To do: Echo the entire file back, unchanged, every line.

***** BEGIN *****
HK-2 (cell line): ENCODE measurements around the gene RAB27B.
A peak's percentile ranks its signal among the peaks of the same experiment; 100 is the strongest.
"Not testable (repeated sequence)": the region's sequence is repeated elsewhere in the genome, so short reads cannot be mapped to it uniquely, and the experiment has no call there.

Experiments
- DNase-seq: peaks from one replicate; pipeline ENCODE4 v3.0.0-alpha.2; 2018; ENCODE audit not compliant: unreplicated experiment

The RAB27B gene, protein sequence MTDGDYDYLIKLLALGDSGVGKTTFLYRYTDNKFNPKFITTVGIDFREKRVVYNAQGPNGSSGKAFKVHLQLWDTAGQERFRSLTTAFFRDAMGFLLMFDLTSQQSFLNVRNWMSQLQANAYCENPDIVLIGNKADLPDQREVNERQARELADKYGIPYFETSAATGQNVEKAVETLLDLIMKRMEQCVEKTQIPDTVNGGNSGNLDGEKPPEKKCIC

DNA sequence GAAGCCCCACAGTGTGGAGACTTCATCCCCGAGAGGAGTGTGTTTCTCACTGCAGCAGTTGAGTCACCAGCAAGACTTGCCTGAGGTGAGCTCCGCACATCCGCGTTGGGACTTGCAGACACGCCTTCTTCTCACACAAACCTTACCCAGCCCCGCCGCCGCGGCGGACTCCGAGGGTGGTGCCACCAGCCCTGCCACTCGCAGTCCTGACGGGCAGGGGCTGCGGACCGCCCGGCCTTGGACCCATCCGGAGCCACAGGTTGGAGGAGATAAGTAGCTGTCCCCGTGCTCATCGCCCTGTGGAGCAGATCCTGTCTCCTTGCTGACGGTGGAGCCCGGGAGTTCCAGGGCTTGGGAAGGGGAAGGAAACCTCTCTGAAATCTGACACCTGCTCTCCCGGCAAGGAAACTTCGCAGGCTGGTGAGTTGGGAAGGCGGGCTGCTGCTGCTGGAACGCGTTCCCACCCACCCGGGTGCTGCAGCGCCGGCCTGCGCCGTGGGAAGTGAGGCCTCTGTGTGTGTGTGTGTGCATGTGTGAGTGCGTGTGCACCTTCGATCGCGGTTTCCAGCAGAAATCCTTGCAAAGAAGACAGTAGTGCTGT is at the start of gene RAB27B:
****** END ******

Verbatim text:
HK-2 (cell line): ENCODE measurements around the gene RAB27B.
A peak's percentile ranks its signal among the peaks of the same experiment; 100 is the strongest.
"Not testable (repeated sequence)": the region's sequence is repeated elsewhere in the genome, so short reads cannot be mapped to it uniquely, and the experiment has no call there.

Experiments
- DNase-seq: peaks from one replicate; pipeline ENCODE4 v3.0.0-alpha.2; 2018; ENCODE audit not compliant: unreplicated experiment

The RAB27B gene, protein sequence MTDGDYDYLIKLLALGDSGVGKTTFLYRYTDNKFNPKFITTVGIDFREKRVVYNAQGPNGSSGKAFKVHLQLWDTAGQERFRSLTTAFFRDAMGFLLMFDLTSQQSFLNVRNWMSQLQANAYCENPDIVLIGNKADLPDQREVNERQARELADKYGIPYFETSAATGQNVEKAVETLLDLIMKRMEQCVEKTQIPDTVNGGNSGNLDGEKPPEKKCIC

DNA sequence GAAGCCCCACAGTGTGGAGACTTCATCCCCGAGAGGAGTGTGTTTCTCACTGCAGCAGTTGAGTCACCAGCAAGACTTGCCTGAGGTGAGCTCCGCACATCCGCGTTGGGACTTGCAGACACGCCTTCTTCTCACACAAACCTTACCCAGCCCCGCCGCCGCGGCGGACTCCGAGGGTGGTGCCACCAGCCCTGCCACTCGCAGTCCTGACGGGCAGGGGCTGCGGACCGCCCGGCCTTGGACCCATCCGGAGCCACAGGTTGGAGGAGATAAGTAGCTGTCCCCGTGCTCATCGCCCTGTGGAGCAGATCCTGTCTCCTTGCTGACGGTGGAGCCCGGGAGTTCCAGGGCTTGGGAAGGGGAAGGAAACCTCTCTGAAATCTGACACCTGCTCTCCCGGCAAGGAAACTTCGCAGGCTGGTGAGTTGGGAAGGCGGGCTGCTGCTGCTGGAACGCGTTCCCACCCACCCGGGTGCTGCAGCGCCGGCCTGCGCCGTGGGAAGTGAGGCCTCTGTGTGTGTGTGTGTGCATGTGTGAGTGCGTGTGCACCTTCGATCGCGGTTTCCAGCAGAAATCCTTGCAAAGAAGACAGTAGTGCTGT is at the start of gene RAB27B: